Investors are starting to pull the plug on companies like Exxon and Chevron – their share prices are massively lagging the indices so who can blame them

              So if the herd does a runner – Big Oil is left without the means to explore or extract oil.

              That means the oil stops flowing – this will not be gradual – it will likely be an overnight phenomenon.

              Recall how quickly the Lehman collapse stopped the world. Stop the flow of oil and that’s Lehman times 10000000000 – and there is no bailing that out.

              I fail to see how that is not an event — a cataclysmic event – as opposed to a gradual process

            • Sounds like my impression of the situation.

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  7. Martin Vachon says:

    The rapidly increasing energy and environmental costs of extracting energy is alone becoming an economy growth show stopper. When combining it with the increasing energy and environmental costs of extracting minerals and other resources, it’s hard to see how we can hope to maintain a significant part of our current lifestyle and population. But that’s not the main point of my comment.
    We have built during the industrial era mountains of what I would call negative real assets. ie wastes. Those assets require constant investment to control their associated risks. Let’s take what I consider the worst asset type : nuclear wastes. There are thousands of nuclear wastes pools around the world. A significant part of nuclear wastes is still in the cooling stage where it require constant cooling to avoid melting and then nuclear explosions that would typically be a hundred time more polluting than Chernobyl one, affecting dramatically life sustainability on earth. Most governments have, even in good economic times, postponed long term storage because of prohibitive costs. Just remember that long term means around 200K years during which you must put wastes in an unreacheable and geologically stable place inside specialized containers. The task of storing such wastes require much ressources and technologies. So my question is how will we manage these long term negative physical assets as the economy is shrinking, causing riots and instability ? When it may be hard just to feed people ? Nuclear energy will certainly prove to be, in my view, the most thoughtless human invention. So we have gigantic tar sands tailing ponds that constantly kill birds and surounding wildlife, ghost fishing nets that constantly kill marine life, plastic components that kill many critical species of food chain, agricultural fertilizers that also kill marine life and so on… In short, we have setup many destructive systems that will further reduce earth carrying capacity.

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  9. Don Stewart says:

    Dear Interguru and Jan
    Last evening I listened to a podcast with a medical guy who was talking about dementia in old people (in case I ever get old). He talked about ‘the nun’s study’ in Minnesota. The nuns were quite active, including politically. They left their brains to science when they died. The nun who had been most active politically lived to be nearly a hundred. The autopsy revealed that she had considerable development of dementia, but that she also had a large number of connections in her brain. The large number of connections meant that, even though she had lost quite a few, she was still able to function near normal.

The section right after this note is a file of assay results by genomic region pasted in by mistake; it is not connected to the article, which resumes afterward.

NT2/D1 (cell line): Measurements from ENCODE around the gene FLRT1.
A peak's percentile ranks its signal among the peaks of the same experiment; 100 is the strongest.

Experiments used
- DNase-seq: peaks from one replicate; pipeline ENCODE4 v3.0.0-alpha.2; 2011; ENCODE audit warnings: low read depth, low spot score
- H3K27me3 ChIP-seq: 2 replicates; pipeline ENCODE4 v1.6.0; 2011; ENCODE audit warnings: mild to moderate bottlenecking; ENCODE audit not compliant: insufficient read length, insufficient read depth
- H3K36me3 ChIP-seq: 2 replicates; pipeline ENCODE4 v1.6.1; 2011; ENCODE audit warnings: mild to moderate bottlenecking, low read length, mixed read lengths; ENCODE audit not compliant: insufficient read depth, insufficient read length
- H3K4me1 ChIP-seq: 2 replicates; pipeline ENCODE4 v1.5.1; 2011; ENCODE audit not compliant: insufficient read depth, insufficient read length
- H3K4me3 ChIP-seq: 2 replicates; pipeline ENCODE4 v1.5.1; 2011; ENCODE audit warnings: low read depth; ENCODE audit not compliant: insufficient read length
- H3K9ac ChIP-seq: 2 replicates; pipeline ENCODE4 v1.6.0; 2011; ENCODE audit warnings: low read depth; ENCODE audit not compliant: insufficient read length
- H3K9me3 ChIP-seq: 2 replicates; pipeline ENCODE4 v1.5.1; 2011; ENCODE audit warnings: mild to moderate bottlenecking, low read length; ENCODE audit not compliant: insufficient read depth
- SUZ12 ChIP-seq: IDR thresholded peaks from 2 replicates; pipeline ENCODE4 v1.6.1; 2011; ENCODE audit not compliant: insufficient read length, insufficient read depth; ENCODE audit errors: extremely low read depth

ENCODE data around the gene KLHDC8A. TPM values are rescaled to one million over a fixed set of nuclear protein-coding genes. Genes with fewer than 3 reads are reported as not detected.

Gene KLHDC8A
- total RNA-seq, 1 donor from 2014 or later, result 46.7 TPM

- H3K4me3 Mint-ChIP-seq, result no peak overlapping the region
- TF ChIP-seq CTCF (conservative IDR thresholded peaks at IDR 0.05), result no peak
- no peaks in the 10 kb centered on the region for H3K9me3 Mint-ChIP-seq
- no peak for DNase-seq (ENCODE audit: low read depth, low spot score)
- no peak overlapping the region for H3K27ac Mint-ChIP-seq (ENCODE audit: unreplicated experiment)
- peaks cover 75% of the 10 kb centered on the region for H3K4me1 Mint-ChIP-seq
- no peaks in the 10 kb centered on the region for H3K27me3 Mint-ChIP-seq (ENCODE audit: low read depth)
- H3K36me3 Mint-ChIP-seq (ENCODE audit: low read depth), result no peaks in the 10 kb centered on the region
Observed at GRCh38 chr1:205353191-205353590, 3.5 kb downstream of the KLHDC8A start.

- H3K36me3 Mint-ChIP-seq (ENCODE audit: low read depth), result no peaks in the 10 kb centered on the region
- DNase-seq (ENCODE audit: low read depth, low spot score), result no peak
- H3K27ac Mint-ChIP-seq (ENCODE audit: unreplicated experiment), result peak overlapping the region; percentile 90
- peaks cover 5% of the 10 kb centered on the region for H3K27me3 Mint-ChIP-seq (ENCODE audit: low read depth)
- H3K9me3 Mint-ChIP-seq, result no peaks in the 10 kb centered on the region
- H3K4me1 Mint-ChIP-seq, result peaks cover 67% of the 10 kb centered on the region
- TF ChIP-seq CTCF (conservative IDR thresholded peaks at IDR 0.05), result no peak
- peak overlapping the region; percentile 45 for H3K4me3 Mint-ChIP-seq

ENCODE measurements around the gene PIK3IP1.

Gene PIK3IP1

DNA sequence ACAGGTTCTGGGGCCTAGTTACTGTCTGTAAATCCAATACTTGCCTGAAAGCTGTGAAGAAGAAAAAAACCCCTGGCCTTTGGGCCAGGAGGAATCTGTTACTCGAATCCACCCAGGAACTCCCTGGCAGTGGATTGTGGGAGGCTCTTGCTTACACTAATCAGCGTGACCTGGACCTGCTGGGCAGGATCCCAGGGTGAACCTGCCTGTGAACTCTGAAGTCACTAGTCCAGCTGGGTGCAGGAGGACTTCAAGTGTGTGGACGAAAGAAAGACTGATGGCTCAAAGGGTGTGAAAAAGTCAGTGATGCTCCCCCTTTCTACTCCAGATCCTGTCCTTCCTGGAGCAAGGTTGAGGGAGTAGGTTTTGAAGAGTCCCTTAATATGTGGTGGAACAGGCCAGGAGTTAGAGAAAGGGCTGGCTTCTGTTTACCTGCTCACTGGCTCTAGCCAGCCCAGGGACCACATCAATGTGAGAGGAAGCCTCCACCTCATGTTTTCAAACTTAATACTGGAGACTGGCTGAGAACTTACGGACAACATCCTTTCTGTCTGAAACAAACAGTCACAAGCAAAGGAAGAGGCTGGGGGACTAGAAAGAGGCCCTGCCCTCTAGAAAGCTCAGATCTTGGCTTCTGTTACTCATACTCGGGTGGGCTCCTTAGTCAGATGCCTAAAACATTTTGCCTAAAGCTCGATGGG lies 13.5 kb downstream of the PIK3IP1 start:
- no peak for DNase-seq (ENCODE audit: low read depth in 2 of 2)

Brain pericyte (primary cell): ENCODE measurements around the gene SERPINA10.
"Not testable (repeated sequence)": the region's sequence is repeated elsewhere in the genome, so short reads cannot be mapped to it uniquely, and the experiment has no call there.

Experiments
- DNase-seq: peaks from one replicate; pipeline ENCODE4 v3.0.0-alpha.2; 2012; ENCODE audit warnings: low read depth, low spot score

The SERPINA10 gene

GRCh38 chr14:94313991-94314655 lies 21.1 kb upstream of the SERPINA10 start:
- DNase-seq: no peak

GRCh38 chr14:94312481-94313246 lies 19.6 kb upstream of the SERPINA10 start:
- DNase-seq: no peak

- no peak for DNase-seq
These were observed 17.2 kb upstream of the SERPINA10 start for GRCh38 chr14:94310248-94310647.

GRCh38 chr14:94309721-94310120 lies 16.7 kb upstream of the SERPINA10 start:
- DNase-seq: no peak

This relates to both my previous comment about the difference between a net and a chain (or rope) and also to Jan’s comments about action being the best defense.

    Don Stewart

    • Jan Steinman says:

      But the so-called “nun study” also had a bit of predestination in it. Researchers noted an 80% correlation between old-age dementia and the person’s “linguistic density”† in her early 20s!

      Nuns who showed linguistic density in their entrance essay to the sisterhood had less than 10% chance of later dementia, while those who did show linguistic density had an 80% chance of developing dementia.

      I suspect most of us commenting here have pretty good linguistic density, and probably had it in our early 20s, and so hopefully we will dodge the dementia bullet.

      †”Linguistic density” is defined as the “idea density” of writing: the amount of complexity, vivacity, fluency, etc. that combine to contain a large number of ideas in a small number of words.

  10. Don Stewart says:

    Yes, the commenter talked about that also. Learning new things is a good way to combat brain deterioration.

    Just FYI, here is the agenda for tonight’s webinar, with Kelly McGonigle of Stanford:

    Building Your “Mindset Muscle” to Train Willpower and Change How You React to Stress
    How We Can Overcome the Brain’s Defense System and Change Our Approach to the Things We Don’t Want
    The Role Your Brain Plays in Mindset and How We Experience Pain
    Do-It-Yourself Neurofeedback: One Technique That Can Change Your Brain’s Response to Pain
    How Shifting from a Self-Serving to a Compassionate Mindset Helps You Deal with Stress and Reach Your Goals

    If one expects a future involving stress and pain, the webinar sounds pretty relevant. Perhaps with more chance of success than ‘convincing corporations and governments to do the right thing’?

    Don Stewart